Cheesy Rider: Masters of Menace (1990)

Dave dusts down his leathers and saddles up with the beer-swilling roadmasters for a star-studded trek across America.

The name Tino Insana rarely rolls off the tongue if you list iconic alumni from the early days of Second City, the fabled comedy hub in downtown Chicago. However, Insana’s role was pivotal, not least as a few years prior to joining the troupe he co-founded the West Compass Trio with close friends Steve Beshekas and John Belushi, which ultimately led to them being spotted performing in the city’s coffee shops by Second City talent scouts. 

Alas, Insana never tasted the same level of success as Belushi, and by 1975 he’d left Chicago to form another ensemble that went out touring clubs and campuses across America, before he eventually settled for a successful voiceover career on shows like Bobby’s World and Darkwing Duck. Appearances in front of the camera were sparse and largely confined to bit parts in his mates’ movies like Neighbors (1981), The Couch Trip (1987) and Who’s Harry Crumb (1989) – though by the end of the ‘80s he’d forged a creative partnership with director Daniel Raskov for the maligned chuckler Wedding Band (1989), which was swiftly bettered by their star-studded sophomore feature, MASTERS OF MENACE.

Well, I ‘say’ bettered – but be under no illusions that this big, dumb caper is exactly that. The Roadmasters motorcycle gang are the scourge of Los Angeles County, and after their latest misdemeanour, they’re placed under probation and ordered to remain within state lines. However, the ink on this decree is barely dry when fellow biker Gyspy (Jim Belushi) manages to kill himself in a freak accident, necessitating an immediate convoy of hogs to transport his body back to his folks in Las Vegas. With Government goon Hoover (Ray Baker) hot on their tail in the hope of finally putting this gang behind bars, it becomes a ribald road trip that’s both farcical and frenetic.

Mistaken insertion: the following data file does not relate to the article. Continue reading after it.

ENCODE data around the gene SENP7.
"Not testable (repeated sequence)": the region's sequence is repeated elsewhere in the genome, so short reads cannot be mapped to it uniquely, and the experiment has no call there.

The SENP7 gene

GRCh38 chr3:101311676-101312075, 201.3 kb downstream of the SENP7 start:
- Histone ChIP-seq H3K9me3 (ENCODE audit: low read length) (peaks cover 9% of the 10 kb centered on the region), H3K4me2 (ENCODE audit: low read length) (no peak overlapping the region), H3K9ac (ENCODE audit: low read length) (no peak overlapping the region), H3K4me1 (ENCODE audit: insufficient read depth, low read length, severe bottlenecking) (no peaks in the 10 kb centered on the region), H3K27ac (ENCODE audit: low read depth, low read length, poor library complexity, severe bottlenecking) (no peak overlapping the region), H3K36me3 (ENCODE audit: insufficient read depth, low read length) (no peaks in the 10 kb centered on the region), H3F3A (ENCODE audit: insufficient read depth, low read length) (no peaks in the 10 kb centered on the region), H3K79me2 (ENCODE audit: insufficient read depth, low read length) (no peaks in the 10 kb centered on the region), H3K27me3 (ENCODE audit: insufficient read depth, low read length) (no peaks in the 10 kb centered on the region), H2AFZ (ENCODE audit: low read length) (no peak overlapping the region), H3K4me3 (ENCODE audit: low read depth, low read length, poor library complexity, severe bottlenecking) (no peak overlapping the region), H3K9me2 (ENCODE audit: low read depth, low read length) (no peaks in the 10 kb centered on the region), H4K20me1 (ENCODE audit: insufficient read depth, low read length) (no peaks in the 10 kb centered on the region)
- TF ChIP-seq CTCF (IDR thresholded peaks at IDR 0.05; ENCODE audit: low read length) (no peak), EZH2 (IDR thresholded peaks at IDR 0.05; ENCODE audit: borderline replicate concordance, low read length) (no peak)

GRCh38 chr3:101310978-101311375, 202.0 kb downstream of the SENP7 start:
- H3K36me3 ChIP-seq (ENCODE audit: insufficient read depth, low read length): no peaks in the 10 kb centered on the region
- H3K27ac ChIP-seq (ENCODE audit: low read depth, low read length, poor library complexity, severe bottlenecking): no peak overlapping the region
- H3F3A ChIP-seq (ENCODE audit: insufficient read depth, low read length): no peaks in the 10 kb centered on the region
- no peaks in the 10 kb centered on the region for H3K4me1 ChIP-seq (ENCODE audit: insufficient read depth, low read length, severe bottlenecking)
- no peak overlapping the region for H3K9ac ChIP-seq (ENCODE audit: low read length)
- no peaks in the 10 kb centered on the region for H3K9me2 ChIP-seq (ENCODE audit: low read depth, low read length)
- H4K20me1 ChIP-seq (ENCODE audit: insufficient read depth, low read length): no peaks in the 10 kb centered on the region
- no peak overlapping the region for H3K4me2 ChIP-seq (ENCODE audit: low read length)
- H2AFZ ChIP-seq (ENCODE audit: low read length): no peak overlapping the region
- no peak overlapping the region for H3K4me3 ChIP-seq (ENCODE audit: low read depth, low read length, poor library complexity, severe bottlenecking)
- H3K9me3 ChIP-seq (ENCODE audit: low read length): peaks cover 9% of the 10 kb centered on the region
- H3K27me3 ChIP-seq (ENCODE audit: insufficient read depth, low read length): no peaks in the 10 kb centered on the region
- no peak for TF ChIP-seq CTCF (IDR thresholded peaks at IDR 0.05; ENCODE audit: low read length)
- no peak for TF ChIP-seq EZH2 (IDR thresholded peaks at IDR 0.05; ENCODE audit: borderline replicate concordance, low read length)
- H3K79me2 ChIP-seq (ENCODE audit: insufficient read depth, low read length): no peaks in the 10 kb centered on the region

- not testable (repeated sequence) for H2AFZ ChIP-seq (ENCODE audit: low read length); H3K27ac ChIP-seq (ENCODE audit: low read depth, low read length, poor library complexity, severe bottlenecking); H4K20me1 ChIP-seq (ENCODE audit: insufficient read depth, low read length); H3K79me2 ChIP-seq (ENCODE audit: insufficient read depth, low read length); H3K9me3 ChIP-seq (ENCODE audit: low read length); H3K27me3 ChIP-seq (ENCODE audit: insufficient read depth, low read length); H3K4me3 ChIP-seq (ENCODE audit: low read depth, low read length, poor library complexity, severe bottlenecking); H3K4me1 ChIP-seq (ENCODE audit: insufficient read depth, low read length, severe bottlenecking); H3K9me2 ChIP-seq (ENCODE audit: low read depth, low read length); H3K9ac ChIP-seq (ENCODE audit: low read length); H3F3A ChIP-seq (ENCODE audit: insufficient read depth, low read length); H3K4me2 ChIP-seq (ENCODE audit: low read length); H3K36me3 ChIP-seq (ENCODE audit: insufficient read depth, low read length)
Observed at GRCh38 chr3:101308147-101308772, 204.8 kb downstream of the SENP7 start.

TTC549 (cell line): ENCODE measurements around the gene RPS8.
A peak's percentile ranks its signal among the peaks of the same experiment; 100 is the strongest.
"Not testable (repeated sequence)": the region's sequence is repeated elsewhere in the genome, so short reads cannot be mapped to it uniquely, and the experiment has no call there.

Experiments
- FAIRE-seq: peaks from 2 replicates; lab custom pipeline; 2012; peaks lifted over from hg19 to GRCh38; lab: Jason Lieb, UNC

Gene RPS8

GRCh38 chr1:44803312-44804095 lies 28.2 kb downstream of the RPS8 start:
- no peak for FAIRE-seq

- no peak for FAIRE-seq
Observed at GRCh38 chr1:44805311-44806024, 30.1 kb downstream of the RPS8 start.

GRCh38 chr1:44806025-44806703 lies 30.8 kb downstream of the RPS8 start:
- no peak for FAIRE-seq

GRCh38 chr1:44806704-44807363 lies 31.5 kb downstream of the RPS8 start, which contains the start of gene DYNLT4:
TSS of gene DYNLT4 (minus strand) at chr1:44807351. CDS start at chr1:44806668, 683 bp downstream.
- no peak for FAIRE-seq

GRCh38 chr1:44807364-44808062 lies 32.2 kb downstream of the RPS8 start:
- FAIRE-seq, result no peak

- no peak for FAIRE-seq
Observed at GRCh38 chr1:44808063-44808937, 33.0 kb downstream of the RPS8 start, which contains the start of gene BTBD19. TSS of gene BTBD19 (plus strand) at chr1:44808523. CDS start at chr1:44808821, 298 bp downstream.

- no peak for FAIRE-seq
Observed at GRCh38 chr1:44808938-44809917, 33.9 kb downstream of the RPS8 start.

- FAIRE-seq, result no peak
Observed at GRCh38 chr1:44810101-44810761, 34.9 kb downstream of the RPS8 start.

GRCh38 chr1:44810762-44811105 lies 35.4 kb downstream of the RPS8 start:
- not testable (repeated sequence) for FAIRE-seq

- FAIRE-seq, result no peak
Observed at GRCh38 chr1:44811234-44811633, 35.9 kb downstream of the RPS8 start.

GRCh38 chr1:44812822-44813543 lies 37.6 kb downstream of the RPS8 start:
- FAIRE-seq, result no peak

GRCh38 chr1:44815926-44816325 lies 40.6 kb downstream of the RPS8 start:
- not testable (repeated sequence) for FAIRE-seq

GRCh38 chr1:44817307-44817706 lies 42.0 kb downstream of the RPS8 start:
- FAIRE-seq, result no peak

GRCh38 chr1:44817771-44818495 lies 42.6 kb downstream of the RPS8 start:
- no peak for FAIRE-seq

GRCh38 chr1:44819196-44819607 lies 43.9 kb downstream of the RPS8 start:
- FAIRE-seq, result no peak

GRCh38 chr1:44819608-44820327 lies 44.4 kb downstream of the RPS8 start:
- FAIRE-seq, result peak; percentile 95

Coming across as an ungainly blend National Lampoon’s Animal House (1978) and The Blues Brothers (1980), Masters of Menace is a sweaty, leery, belching comedy whose female characters have as much depth as their implants, while the guys’ BMIs warrants analysis in CinemaScope. And yet, there’s a charm to it all. The men all possess a fallibility that makes them effortlessly likable, not least Insana himself as Horny Hank, while David L. Lander as Squirt manages to channel Michael J. Pollard at his most adorable. Rasche in all his suaveness is a bizarre fit as Buddy, the Roadmasters’ leader – but it’s a perfectly formed piece of the casting jigsaw that brings a grounded order to the otherwise hedonistic mania that surrounds the movie. 

Insana’s Second City buddies show up in extended cameos, with John Candy hauling a soon-to-be -raided Beck’s wagon; George Wendt as a renowned chiropractor; and Dan Aykroyd as the long-lost founder of the Roadmasters, whose life as a stuntman means he’s held in place by a series of pins and metal plates. Ironically, it’s Aykroyd who’s the only petrol-head in the cast, having been obsessed with bikes for much of his life, and even leading John Belushi’s funeral procession on his beloved chopper.

Funded by Cinetel and taking its bow at the Cinetex International Comedy Film Festival in September 1990, Masters of Menace failed to set the world alight: it was released on video in both the UK and America before anonymity got the better of it. 

USA ● 1990 ● Comedy ● 93mins

David Rasche, Catherine Bach, Tino Insana, David Bowe ● Dir. Daniel RaskovWri. Tino Insana, Daniel Raskov (story), Tino Insana (screenplay)

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